When you look back, can you point to a few key moments where something happened that completely changed the course of your life? I can too.
In fact, 20 years ago this month, I had one such moment that changed my life radically.
I’ll share the story with you today because it illustrates a powerful principle that can help you achieve any goal that you set for yourself.
It was October 1998. I was 16 years old, 80 pounds overweight, and 10 months into a 26-month chemotherapy protocol to treat leukemia. For the previous 10 months, my life outside the hospital consisted of little more than eating, drinking, sitting and sleeping. I had gotten so weak that I couldn’t even walk a few blocks without getting exhausted, yet up until that October night I had ZERO desire to do anything about it.
That night, after many months of having very little human contact, a few of my friends picked me up and took me to a party. At the party I saw a lot of people that I didn’t know. These people looked fit, healthy, and they exuded a confidence and an energy that I hadn’t felt for a long time. As I walked around this party, I started to feel this burning desire for something better.
After ruminating in those thoughts for an entire evening, I woke up the next day determined to make a change. I immediately went into my dad’s bedroom, grabbed his dumbbells and started to lift them every which way I knew how. After a few weeks of that, I joined my first gym. From then on, exercise became a near daily habit of mine.
As time went on, I began studying nutrition, proper training techniques and supplements. I applied as much as I could, as often as I could, and in 22 months I lost about 80 pounds of body fat, added about 40 pounds of muscle, beat the cancer and got to a point where I could physically handle nearly any challenge. Now, 20 years later, I still haven’t stopped and I’m even more committed to it than I’ve ever been.
So, what exactly happened to me on that cool October night in 1998? What was it that led me to do this 180-degree lifestyle turn?
That night, I developed a compelling reason WHY.
You and I both know that to be successful in anything, it’s not enough to just know what to do. You also must have a strong desire to do it.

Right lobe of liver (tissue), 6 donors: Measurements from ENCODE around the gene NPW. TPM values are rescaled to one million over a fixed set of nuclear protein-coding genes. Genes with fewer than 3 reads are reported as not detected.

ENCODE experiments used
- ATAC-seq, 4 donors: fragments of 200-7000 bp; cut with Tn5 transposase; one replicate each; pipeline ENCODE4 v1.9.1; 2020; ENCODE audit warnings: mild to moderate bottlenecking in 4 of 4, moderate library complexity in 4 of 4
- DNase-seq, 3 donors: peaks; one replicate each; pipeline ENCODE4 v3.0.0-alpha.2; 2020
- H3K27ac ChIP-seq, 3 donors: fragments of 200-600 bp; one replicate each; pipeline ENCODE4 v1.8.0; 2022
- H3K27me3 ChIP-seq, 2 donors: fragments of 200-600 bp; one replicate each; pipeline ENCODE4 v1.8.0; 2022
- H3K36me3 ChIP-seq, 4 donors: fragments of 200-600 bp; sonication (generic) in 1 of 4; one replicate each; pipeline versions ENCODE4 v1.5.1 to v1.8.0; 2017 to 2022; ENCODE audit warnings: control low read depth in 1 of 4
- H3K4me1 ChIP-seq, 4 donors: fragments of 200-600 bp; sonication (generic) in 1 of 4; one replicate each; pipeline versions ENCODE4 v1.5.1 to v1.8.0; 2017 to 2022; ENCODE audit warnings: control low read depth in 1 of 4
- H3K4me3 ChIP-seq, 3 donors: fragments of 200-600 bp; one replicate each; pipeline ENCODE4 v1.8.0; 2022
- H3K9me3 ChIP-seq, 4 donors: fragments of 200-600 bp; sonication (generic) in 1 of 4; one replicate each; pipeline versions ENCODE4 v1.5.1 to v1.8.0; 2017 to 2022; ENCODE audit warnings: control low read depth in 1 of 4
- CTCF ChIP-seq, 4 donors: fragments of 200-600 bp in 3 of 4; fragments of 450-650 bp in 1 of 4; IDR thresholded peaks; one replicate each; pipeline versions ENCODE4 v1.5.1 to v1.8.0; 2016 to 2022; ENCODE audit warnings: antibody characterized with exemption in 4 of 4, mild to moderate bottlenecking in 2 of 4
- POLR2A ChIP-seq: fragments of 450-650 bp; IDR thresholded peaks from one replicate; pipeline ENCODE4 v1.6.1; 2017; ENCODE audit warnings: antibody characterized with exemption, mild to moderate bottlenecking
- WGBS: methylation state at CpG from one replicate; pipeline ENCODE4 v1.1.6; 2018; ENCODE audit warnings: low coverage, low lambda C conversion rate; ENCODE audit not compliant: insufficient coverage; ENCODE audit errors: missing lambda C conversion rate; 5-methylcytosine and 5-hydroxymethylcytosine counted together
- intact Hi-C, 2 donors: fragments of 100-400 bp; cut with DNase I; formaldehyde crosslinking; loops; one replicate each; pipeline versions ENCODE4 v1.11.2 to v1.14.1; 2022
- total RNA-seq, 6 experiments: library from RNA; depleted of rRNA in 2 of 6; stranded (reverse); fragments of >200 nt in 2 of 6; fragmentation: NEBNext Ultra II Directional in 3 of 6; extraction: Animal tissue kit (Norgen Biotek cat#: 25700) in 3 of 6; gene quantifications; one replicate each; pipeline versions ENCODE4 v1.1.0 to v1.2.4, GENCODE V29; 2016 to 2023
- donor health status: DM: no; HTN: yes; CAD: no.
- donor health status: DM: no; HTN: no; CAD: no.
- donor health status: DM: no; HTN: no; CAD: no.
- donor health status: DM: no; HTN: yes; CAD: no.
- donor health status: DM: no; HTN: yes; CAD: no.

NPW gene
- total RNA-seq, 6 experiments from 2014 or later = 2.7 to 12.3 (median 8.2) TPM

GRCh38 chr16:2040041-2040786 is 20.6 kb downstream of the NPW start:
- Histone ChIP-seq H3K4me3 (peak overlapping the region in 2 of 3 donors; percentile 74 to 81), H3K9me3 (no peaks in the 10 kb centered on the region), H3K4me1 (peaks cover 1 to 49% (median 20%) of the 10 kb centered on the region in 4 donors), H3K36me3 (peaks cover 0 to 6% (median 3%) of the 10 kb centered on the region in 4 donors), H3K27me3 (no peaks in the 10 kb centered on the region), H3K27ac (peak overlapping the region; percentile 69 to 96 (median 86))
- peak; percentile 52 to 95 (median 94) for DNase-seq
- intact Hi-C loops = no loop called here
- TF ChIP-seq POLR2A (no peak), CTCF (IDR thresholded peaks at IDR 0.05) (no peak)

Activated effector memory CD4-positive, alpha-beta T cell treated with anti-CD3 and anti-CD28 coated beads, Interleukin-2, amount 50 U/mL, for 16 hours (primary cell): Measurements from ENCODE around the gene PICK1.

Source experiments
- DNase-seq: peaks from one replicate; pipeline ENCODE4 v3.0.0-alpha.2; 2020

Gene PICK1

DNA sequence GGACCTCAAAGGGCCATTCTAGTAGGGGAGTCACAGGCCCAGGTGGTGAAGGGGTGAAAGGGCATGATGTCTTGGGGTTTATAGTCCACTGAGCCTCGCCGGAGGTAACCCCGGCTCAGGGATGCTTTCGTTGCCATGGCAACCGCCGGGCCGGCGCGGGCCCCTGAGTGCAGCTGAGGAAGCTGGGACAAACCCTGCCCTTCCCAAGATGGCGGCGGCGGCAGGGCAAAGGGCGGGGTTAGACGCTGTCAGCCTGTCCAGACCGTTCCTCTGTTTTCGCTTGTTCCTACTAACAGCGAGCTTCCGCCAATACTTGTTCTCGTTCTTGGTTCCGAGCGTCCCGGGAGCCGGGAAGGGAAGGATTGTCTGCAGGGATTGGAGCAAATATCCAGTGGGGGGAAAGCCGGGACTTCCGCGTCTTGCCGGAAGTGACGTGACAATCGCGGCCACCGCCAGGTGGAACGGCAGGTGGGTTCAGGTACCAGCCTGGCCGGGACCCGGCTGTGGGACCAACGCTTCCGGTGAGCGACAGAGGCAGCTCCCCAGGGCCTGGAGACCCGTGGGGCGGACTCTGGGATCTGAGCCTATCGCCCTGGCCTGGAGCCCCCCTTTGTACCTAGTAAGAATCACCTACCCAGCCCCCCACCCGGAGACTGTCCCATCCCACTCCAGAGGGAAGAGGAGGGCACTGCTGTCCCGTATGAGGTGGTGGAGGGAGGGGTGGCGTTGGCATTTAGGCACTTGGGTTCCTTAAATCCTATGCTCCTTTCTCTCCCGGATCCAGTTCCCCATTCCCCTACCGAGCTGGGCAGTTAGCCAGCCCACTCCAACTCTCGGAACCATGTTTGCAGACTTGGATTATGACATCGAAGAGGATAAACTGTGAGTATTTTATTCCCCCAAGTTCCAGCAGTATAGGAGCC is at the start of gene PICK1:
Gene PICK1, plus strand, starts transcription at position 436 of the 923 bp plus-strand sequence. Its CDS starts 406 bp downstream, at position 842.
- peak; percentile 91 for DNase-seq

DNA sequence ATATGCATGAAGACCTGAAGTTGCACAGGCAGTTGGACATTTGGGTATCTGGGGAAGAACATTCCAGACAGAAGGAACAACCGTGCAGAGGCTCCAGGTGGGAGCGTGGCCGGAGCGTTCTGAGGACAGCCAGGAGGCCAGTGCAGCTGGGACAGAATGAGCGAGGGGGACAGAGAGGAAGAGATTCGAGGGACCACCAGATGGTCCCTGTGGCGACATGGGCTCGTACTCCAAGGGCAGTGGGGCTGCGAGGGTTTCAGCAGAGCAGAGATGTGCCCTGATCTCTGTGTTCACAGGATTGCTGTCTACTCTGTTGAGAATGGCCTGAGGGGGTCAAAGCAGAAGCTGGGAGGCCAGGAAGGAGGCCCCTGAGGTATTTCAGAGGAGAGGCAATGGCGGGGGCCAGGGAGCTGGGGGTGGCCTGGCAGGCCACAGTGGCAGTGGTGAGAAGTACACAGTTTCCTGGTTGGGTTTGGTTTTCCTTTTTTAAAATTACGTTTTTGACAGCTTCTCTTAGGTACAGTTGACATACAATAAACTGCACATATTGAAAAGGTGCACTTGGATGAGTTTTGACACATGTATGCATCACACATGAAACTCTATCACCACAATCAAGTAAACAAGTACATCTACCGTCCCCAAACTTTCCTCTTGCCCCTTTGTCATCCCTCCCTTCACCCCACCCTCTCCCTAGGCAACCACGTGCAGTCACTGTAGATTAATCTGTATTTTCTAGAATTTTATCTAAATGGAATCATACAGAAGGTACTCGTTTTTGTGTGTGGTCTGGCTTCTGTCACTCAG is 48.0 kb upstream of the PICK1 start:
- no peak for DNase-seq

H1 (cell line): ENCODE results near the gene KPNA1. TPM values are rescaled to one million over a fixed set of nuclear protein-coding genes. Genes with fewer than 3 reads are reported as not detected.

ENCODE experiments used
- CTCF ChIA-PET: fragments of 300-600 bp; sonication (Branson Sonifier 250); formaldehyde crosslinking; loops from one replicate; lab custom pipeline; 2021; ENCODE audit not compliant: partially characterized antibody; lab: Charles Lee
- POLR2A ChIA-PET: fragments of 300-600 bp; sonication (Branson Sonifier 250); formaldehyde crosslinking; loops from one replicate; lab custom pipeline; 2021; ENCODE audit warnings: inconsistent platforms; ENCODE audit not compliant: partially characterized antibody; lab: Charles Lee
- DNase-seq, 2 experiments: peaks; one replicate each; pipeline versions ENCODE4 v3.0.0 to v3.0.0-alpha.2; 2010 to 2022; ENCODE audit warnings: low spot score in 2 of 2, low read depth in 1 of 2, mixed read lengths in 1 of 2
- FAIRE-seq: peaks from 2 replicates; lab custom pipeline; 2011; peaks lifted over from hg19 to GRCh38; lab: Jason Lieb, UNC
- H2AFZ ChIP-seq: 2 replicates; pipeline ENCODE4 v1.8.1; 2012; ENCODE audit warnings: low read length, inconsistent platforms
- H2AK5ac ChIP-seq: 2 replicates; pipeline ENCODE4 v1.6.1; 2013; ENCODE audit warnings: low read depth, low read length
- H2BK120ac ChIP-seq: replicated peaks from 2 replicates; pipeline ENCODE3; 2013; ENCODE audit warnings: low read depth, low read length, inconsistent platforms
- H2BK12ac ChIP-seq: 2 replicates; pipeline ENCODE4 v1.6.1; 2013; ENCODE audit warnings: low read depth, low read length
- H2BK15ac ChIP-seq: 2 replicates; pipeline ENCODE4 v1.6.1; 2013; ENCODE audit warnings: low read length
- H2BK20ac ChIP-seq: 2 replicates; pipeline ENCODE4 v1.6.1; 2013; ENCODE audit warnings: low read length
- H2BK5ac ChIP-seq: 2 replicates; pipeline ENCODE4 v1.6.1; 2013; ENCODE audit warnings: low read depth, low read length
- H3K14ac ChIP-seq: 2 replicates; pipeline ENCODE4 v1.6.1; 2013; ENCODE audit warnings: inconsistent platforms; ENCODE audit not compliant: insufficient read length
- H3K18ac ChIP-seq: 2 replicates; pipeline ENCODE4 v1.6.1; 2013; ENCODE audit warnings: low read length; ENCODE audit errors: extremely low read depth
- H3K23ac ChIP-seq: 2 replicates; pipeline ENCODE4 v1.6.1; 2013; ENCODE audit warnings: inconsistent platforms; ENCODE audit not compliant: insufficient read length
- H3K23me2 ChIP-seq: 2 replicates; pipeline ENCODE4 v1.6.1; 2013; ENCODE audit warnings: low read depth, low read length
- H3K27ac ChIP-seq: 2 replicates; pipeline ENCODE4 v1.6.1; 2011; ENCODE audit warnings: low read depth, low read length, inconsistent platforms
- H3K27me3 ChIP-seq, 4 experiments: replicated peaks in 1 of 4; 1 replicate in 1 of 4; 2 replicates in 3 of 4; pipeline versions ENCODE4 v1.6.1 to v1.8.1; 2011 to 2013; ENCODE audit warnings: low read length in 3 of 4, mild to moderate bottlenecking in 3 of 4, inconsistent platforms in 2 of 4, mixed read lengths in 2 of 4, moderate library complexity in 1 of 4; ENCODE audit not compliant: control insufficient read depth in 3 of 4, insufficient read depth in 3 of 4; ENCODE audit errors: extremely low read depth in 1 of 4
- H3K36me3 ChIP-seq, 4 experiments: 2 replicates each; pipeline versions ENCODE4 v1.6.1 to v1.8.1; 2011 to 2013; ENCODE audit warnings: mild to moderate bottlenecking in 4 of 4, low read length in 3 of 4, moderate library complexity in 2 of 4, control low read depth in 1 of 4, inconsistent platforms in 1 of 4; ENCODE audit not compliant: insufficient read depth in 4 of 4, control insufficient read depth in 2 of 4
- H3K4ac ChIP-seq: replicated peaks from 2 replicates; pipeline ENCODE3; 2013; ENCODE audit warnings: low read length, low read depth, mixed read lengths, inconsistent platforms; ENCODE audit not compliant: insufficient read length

How many times have you ever told yourself “I know I should ___” but then you don’t do it?
Maybe you say, “I know I should eat better” or “I know I should exercise more” or “I know I should do something about this pain before it gets worse.”
You’re not alone. Many people struggle with this in different ways.
The thing to keep in mind when there is a disconnect between the “should do’s” of our life and the “do’s” of our life, is that for things to change, we must develop a compelling reason WHY.
That being said, have you stopped to ponder your reasons why?
For instance, why do you want to have less pain?
Why do you want to prevent more serious orthopedic issues?
Why do you want to be more fit?
Why do you want to improve your health?
I can virtually guarantee you that if you have a reason why that is compelling enough to YOU, you will do the work necessary to reach the goal.
That October night, fear became a big part of my reason why. I became truly afraid of what was going to happen to me if I kept on the path that I was on.
A desire for physical freedom also became a big part of my reason why. I became obsessed with the idea of being so fit that I could physically do anything I wanted at any time.
Pride also became part of my reason why. I didn’t like how I felt about myself when I objectively looked at my lifestyle and I didn’t like the idea of being a person that was unwilling to do the work to improve myself.
Of course, over the years my reasons why have evolved significantly. For instance, now that I’m older, the health of my joints has become much more important to me. I want to keep them healthy and feeling good, because if I don’t, I know I won’t be able to maintain my active lifestyle. I thought about this reason today as I did 15 focused minutes of leg muscle activation exercises at my house.
So, my question for you is, what is your reason why?
In other words, how would you fill in these blanks:
I want to achieve ___________ because ____________ and this is important to me because ___________
You may want to also fill in these blanks:
__________ will get better if I ____________
__________ will get worse if I don’t do ___________
Take time with this. You’re answers will help you tremendously, especially when things take longer than expected or you get discouraged for some other reason.
Also, I’d love to hear your answers, so feel free to email me and share them.
Thanks for bringing me on the journey with you. God bless!